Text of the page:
Bing-Britannica Collaboration Isn’t Really a Competition To Google’s Knowledge Graph

Bing-Britannica CollaborationHi Google, so what if you have your super-awesome new smart search capabilities that your refer to as Knowledge Graph? Now, we here in the Bing family also has our own somewhat of a semantic search collaboration project! (even if it’s crappier…)

I guess that the folks at Bing gazed with a lot of envy on their ever-towering competitor Google when it declared that they are turning the search engine to a whole lot smarter last month. I mean, wouldn’t you be tremendously jealous if your main rival would present some incredible new quality and made you look even more poopy?

I also highly suspects that this is what led to the latest partnership Bing introduced this week with Encyclopedia Britannica which suppose to provide the searcher better informative and knowledgeable answers (carrying the impossible long name “Britannica Online Encyclopedia Answers”).

Although the addition of the Britannica Online Encyclopedia Answers (pause to catch my breath again, I’ll just call it BOEA from now on) to Bing definitely improved the functionality of the search engine, the comparison to Google’s Knowledge Graph is unavoidable.

For example, here’s how the BOEA is expressed on Bing’s results (I marked it with an arrow) when searching for [barack obama]:

Bing Results Barack Obama

As you can see, the BOEA appears as the fifth result without even including the paid results at the top and the image results in the middle which pushing it furthermore downwards. The BOEA shows information about Barack Obama drawn from Britannica with links to the relevant Wikipedia, Britannica, Freebase and Qwiki pages.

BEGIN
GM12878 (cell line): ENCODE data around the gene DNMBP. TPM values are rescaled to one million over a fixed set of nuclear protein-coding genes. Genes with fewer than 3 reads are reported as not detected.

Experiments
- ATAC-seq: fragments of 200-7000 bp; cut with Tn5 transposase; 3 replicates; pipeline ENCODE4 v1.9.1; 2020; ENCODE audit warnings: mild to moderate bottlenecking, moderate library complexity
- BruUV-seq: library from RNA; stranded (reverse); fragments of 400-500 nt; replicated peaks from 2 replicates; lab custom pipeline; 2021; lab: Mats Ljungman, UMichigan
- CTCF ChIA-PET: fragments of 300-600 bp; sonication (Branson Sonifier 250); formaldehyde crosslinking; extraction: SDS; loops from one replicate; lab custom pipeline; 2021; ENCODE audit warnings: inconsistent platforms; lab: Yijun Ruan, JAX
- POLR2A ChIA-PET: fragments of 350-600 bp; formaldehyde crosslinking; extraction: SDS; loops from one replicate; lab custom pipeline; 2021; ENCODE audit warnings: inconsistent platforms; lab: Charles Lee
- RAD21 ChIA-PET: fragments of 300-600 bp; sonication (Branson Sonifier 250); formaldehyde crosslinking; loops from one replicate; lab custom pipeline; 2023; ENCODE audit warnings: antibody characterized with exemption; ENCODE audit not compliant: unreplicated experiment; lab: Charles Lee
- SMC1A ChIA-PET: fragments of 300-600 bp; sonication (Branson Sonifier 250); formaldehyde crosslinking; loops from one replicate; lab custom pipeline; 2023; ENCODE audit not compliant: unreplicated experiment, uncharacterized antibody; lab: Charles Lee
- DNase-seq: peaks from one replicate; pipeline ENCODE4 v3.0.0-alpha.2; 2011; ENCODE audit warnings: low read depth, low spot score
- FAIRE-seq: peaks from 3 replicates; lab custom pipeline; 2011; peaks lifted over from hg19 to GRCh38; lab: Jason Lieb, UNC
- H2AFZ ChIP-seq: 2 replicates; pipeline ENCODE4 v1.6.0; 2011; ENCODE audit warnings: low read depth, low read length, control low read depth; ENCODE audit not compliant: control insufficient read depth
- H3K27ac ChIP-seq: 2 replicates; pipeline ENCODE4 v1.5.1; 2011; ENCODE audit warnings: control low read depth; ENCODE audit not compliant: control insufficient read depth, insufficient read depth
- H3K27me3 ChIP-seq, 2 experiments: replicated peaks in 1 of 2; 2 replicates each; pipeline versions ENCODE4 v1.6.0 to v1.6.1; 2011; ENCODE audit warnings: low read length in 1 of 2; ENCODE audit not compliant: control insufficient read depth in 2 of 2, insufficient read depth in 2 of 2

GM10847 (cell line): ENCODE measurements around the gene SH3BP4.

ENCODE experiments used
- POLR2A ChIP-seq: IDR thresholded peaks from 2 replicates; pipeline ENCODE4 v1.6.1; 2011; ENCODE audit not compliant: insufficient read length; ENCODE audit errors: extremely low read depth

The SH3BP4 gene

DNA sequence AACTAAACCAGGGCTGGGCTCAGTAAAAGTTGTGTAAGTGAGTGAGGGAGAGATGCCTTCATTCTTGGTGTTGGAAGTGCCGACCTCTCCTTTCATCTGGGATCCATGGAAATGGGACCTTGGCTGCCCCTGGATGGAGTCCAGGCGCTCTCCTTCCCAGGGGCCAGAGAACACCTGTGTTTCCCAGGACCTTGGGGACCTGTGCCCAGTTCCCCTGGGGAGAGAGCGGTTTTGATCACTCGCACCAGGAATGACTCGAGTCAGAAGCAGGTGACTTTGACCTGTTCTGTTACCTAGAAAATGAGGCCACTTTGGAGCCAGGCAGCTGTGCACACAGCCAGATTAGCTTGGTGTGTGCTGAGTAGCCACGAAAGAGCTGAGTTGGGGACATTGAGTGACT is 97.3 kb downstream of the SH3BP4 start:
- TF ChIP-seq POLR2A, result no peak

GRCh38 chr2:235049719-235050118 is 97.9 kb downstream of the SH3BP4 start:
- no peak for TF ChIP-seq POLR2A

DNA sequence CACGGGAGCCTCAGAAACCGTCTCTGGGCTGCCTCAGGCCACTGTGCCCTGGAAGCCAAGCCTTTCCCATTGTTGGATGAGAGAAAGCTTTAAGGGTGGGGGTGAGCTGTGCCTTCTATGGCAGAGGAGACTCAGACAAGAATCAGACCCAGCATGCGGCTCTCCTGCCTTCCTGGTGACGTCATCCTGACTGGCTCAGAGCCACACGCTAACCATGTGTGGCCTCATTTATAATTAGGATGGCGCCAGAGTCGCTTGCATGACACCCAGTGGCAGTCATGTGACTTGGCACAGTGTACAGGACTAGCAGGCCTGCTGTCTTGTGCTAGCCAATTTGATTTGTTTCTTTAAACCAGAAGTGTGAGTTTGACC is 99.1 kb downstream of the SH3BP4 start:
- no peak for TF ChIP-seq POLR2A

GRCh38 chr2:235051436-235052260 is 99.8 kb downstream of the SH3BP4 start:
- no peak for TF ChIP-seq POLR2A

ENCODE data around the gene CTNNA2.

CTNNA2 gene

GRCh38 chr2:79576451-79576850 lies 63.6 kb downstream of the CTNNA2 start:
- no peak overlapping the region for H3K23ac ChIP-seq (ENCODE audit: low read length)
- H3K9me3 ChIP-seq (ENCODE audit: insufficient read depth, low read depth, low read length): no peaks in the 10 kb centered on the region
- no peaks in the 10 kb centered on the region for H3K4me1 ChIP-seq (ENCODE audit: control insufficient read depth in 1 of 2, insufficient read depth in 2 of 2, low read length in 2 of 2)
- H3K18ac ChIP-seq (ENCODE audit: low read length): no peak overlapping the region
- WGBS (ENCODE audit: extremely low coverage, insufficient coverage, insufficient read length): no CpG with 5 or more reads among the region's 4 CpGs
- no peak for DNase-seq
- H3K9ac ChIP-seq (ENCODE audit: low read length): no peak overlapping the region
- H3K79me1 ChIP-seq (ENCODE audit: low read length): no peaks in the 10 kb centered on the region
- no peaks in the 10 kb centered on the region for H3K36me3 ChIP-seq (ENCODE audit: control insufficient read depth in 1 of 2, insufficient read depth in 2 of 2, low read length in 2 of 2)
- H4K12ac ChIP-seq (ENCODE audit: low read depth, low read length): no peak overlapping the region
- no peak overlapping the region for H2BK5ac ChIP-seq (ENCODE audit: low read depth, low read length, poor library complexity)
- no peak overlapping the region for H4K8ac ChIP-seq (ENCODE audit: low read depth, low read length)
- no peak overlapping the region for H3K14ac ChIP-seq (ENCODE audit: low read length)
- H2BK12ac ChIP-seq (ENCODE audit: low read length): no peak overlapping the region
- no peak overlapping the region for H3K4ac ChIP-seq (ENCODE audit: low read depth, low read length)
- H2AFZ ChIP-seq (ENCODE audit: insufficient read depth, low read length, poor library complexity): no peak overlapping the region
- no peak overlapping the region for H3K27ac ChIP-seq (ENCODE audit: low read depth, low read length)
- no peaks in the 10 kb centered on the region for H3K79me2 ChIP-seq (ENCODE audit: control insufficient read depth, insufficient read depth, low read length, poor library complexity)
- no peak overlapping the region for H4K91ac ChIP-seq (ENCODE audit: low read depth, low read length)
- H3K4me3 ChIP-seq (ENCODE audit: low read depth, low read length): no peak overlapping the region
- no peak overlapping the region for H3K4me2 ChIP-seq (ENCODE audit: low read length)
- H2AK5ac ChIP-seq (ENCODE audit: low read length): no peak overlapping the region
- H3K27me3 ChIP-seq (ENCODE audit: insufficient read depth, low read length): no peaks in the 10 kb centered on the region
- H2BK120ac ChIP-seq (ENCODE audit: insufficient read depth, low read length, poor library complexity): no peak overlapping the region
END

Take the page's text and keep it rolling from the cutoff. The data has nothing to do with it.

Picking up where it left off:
Now here’s the Google search results for [barack obama]:

Google Results Barack Obama

Noticed that the Knowledge Graph information appears on the right side of the page and it’s showing much richer details than Bing’s BOEA. It draws from Wikipedia the details (more information than BOEA) on the page, image from Google+, links to his books and displays what other people also searched for additionally.

I made several more comparisons between Bing’s BOEA to Google’s Knowledge Graph and they all painting more or less the same obvious picture- There isn’t any real competition between the two semantic search attributes as Google offers much richer information, details and research options.

That doesn’t mean of course the BOEA is useless because it certainly isn’t the case. In fact, it’s quite handy and can surely be helpful to Bing’s searchers. But yet, it isn’t Google. Oh well, Bing can at least comfort with a much better social integration than Google’s Search Plus Your World tragedy.